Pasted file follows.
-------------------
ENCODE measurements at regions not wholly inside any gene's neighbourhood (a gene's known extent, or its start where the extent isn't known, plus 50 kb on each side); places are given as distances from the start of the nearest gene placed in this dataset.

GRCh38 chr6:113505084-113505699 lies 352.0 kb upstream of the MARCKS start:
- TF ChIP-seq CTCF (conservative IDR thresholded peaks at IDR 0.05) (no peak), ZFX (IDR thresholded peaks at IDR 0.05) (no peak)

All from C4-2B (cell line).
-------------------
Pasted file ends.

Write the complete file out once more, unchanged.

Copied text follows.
ENCODE measurements at regions not wholly inside any gene's neighbourhood (a gene's known extent, or its start where the extent isn't known, plus 50 kb on each side); places are given as distances from the start of the nearest gene placed in this dataset.

GRCh38 chr6:113505084-113505699 lies 352.0 kb upstream of the MARCKS start:
- TF ChIP-seq CTCF (conservative IDR thresholded peaks at IDR 0.05) (no peak), ZFX (IDR thresholded peaks at IDR 0.05) (no peak)

All from C4-2B (cell line).